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A colorectal surgeon can also be called a colon and rectal surgeon or a proctologist. These are surgical specialists most concerned with treating problems that occur in the rectum or the area below, called the anus. They also perform surgery or run diagnostic tests on the colon.
Like most surgical specialties, it takes considerable time to train to become a colorectal surgeon. Doctors must first graduate medical school before being accepted as an intern in a surgical training program. Surgery training usually lasts at least five years, but has to be followed with approximately two years of specialty training in treating illnesses affecting the above-mentioned areas. After this additional specialization, doctors can become board certified in colorectal surgery.
There are many things a colorectal surgeon might do in his or her job. People often think of surgical specialties as performing surgery only, after conditions have been diagnosed. This is not the case with colorectal surgery. One main part of the job in this specialty is performing minimally invasive diagnostic tests like colonoscopies. It’s a little confusing because there are other specialties in medicine that can overlap with proctology. Gastrointestinal doctors may perform colonoscopies too, for instance.
Clearly, in addition to diagnostic testing of a few kinds, a colorectal surgeon does perform surgery, and in fact, these surgeons do a variety of surgeries meant to treat a wide number of conditions. They may work to repair fissures or openings between the vagina and rectum, they can perform surgeries needed to address colon cancer, or they might remove pre-cancerous polyps from a diseased colon. If diverticulitis occurs in the lower bowel, a colorectal surgeon could perform bowel resection or colostomy. Surgeons might also treat significant hemorrhoids that require removal, and work with people with intestinal diseases like Crohn’s, which may cause repeated inflammation in the lower intestine and colon.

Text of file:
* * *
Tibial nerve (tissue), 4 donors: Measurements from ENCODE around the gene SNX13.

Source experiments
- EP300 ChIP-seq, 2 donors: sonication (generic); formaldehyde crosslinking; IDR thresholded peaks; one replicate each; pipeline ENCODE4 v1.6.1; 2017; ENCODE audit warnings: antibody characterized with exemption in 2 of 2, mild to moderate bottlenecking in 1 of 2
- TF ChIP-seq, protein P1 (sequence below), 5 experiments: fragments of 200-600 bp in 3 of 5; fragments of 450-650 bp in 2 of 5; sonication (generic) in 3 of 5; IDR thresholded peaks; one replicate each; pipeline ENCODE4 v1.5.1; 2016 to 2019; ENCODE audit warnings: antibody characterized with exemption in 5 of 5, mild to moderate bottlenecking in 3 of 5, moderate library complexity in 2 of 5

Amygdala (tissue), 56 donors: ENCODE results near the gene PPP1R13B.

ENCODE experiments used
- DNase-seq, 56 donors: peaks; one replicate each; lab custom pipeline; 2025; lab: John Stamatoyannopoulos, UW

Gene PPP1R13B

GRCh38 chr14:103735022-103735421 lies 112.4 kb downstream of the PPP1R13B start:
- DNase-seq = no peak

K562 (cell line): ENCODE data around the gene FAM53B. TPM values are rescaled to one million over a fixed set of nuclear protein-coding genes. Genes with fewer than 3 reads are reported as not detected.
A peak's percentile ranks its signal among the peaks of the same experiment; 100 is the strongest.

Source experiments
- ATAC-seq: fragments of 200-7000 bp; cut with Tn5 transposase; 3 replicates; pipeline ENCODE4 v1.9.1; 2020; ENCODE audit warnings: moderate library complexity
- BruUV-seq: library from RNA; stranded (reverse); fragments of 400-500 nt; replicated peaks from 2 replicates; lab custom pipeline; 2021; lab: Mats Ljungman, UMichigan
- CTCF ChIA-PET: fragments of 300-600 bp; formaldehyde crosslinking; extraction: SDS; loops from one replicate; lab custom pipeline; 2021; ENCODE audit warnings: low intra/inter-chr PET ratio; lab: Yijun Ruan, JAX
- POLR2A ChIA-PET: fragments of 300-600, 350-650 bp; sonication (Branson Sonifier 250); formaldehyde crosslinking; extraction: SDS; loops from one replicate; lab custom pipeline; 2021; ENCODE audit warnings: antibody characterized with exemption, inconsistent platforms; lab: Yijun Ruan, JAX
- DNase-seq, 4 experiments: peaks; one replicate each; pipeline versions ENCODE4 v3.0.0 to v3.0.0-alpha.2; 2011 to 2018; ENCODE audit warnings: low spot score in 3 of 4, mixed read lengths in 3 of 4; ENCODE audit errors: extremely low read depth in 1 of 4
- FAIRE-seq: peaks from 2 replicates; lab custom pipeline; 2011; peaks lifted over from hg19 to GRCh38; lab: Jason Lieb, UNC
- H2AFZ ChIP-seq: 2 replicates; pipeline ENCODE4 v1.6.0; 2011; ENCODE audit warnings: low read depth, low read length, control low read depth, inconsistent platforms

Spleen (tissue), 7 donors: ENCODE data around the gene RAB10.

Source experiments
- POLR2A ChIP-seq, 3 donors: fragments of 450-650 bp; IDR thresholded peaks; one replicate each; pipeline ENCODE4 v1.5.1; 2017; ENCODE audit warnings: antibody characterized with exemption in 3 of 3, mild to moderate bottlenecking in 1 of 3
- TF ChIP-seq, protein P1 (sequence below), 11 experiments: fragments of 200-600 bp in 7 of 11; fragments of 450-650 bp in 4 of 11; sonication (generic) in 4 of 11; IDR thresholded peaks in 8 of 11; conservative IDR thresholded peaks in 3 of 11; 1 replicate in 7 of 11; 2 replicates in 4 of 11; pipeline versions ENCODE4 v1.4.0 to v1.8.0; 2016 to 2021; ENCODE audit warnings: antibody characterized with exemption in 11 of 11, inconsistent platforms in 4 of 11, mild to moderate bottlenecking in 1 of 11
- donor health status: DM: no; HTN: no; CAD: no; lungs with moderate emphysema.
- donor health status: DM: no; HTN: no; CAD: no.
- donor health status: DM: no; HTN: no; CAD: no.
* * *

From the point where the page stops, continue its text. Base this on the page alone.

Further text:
The variety of work offered the colorectal surgeon is significant, and in some cases, the surgeon establishes long working relationships with patients who have chronic diseases of the rectum or colon. At other times, the surgeon is consulted when problems are suspected, confirms them through diagnostic tests, performs surgery, and then won’t see a patient again, except possibly for follow-up exams. Since these surgeons may do diagnostic testing, they may have a regular clientele that see them for yearly testing, but who will not require surgery. Working environment may vary too; some of these doctors are employed by a hospital, while others maintain their own office and have surgical privileges at several local surgical facilities.
As with many surgical specialties, the colorectal surgeon may expect long hours at work, and the need to work off-hours, if necessary, to perform surgery in emergency cases. These doctors also work with a variety of other specialists to perform their jobs and may need to coordinate care with patients’ primary and/or specialist doctors. Such surgeons additionally need to continue to learn as they progress through their career because new technology, new treatments, or improvements in technique often require retraining.